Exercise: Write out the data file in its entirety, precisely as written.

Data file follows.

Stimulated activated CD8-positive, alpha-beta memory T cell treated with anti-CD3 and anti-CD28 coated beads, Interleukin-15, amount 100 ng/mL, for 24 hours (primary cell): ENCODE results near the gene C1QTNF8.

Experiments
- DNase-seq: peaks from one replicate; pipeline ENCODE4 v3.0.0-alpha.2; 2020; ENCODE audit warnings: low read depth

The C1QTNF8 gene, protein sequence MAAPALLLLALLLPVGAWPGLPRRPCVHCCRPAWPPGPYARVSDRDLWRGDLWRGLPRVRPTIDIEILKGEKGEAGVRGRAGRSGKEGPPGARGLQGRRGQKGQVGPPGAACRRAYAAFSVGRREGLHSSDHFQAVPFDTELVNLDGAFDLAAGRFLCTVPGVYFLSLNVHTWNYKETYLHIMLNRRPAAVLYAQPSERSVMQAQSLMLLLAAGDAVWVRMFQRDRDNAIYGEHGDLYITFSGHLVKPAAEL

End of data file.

Stimulated activated CD8-positive, alpha-beta memory T cell treated with anti-CD3 and anti-CD28 coated beads, Interleukin-15, amount 100 ng/mL, for 24 hours (primary cell): ENCODE results near the gene C1QTNF8.

Experiments
- DNase-seq: peaks from one replicate; pipeline ENCODE4 v3.0.0-alpha.2; 2020; ENCODE audit warnings: low read depth

The C1QTNF8 gene, protein sequence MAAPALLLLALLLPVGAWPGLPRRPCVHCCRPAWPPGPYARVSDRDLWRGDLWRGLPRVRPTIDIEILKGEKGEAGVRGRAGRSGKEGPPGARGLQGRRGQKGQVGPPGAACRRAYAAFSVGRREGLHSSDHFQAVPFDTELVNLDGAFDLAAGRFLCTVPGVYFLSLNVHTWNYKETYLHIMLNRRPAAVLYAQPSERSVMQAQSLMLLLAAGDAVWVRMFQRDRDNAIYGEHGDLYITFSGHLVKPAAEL